According to Dr. Hinds's report and attached Curriculum Vitae, he has a total of 49 years of experience in the railroad industry, beginning with twenty years in railroad management, including safety management and 22 years as a railroad accident investigator/consultant for various law firms, and more recently as a railroad safety consultant/expert witness. Dr. Hinds's educational background includes a B.S. and a Ph.D. in business administration. Dr. Hinds has also published various booklets and manuals and given presentations regarding the railroad industry in general as well as railroad safety issues and railroad accident investigations. In his report, Dr. Hinds states that during the course of his career, he has " investigated over 5,600 train accidents, derailments, collisions, personal injuries and fatalities to determine the cause of and the responsibility for the accident." (Ex. A1 to Def.'s Mot. in Limine, at 11.)

" [W]hile experience can provide the basis to qualify a witness as an expert, the experience must be demonstrated and have direct relevance to the issues in the case." Dreyer v. Ryder Automotive Carrier Group, Inc., 367 F.Supp.2d 413, 2005 WL 1074320, at *1 (W.D.N.Y. 2005) (citing Wilson v. Woods, 163 F.3d 935, 938 (5th Cir.1999)). Here, there is nothing in Dr. Hinds's report to support a finding that he is qualified to give opinions regarding a railroad worker's stress level, fatigue, and requirement for nourishment in the middle part of their day. For this reason, the Court grants Defendant's motion to preclude Dr. Hinds's report and testimony regarding these opinions.

2. Reliability of Dr. Hinds's Opinions

Defendant argues that four of Dr. Hinds's opinions or conclusions are not reliable because they are based on speculation and conjecture. First, Defendant

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challenges Dr. Hinds's conclusion that, " [a]s a member of the AAR, [Defendant] has the obligation, responsibility and ability to develop safe work practices and safe equipment for use by their employees and other personnel working in railroad transportation." (Dkt No. 28-1, at 27.) Second, Defendant challenges Dr. Hinds's conclusion that, " [o]n February 19, 2009, [Defendant] Supervisors Jeffrey Hensley and Matthew Sams were devoid of concern for the health and welfare of [Plaintiff] and Victor Jurevis when they, as Supervisors, ordered [Plaintiff and Mr. Jurevis] to work through their regular lunch break." ( Id. at 28.) Third, Defendant challenges Dr. Hinds's conclusion that " [i]t is recognized that employees on the Railroad and those working in other industrial jobs need to eat lunch during the middle part of their work day in order to maintain their strength." ( Id. at 30.) Fourth, and finally, Defendant challenges Dr. Hinds's conclusion that " [e]mployees who work in all types of jobs in all walks of life eat their lunch in the middle of their work day. This is the only way workers can remain healthy and stay alert." ( Id. at 31.)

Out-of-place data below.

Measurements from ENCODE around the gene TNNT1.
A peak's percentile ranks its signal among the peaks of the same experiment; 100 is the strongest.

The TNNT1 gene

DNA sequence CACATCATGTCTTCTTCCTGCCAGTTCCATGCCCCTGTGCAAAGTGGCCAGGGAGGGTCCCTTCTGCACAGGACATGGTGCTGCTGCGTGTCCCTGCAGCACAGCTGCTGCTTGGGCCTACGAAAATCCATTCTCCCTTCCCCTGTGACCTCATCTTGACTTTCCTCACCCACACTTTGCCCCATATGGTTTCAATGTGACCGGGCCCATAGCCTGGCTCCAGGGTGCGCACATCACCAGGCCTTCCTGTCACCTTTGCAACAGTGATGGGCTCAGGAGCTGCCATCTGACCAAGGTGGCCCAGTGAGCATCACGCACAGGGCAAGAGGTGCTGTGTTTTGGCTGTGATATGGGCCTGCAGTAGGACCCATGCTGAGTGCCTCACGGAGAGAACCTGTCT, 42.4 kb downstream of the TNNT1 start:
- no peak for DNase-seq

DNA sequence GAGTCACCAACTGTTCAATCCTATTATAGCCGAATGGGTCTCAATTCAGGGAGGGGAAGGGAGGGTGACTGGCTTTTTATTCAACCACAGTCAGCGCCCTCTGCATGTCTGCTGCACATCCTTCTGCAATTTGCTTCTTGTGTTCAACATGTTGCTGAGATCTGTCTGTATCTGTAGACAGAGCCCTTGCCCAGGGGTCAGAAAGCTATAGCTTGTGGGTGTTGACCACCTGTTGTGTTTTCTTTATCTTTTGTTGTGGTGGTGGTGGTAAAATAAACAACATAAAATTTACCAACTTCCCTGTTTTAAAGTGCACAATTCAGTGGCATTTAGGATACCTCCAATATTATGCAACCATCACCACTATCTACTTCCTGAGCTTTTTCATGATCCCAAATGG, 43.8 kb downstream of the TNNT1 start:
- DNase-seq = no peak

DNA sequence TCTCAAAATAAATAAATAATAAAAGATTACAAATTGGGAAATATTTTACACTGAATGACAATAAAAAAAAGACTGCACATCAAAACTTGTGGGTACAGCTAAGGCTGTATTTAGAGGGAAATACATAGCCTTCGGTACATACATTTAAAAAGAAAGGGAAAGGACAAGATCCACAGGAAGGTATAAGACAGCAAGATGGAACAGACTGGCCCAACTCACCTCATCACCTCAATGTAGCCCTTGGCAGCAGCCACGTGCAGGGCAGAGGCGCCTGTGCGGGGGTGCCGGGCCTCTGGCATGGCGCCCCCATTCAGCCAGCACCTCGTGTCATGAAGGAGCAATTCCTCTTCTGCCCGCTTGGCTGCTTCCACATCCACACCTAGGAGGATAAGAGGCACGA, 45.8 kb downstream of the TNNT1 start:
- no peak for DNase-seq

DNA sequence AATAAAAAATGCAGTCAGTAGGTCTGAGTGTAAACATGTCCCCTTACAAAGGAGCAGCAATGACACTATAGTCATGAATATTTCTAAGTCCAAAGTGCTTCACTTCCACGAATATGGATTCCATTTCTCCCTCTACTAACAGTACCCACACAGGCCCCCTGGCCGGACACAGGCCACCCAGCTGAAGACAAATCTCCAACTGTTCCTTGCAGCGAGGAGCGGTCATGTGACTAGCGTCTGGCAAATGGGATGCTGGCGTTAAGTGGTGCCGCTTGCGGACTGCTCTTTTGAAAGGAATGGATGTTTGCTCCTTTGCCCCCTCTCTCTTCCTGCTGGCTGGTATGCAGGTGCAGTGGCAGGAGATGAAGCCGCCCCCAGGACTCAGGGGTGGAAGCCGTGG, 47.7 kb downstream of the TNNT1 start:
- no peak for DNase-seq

To be sure, the Court has determined that the latter two conclusions that Defendant challenges as unreliable are inadmissible because they are opinions that Dr. Hinds is not qualified to give. Accordingly, the Court need not address the parties' arguments regarding their reliability.

Regarding Dr. Hinds's conclusion that Defendant has the obligation to develop safe work practices and safe equipment for use by their employees and other personnel working in railroad transportation, the Court finds that it is a legal conclusion and is inadmissible on that basis. See Tufariello, 458 F.3d at 87 (citing Ulfik v. Metro-North Commuter R.R., 77 F.3d 54, 58 (2d Cir. 1996)) (" It is [indisputable] that [defendant railroad] had a duty to provide its employees with a safe workplace." )

Finally, Dr. Hinds's conclusion that Mr. Hensley and Mr. Sams " were devoid of concern for the health and welfare" of Plaintiff and Mr. Jurevis when they ordered Plaintiff and Mr. Jurevis to work through their regular lunch break is inadmissible because, as Defendant correctly points out, " [e]xpert witnesses are not permitted to testify as to the 'knowledge, motivations, intent, state of mind, or purposes' of others." Fleischman v. Albany Medical Center, 728 F.Supp.2d 130, 167-168 (N.D.N.Y. 2010) (citing In re Fosamax Products Liability Litigation, 645 F.Supp.2d 164, 192 (S.D.N.Y. 2009); In re Rezulin Products Liability Litigation, 309 F.Supp.2d 531, 546 (S.D.N.Y. 2004) (" [T]he opinions of these witnesses on the intent, motives, or states of mind of corporations, regulatory agencies and others have no basis in any relevant body of knowledge or expertise." )).

3. Whether Dr. Hinds's Opinions Assist the Trier of Fact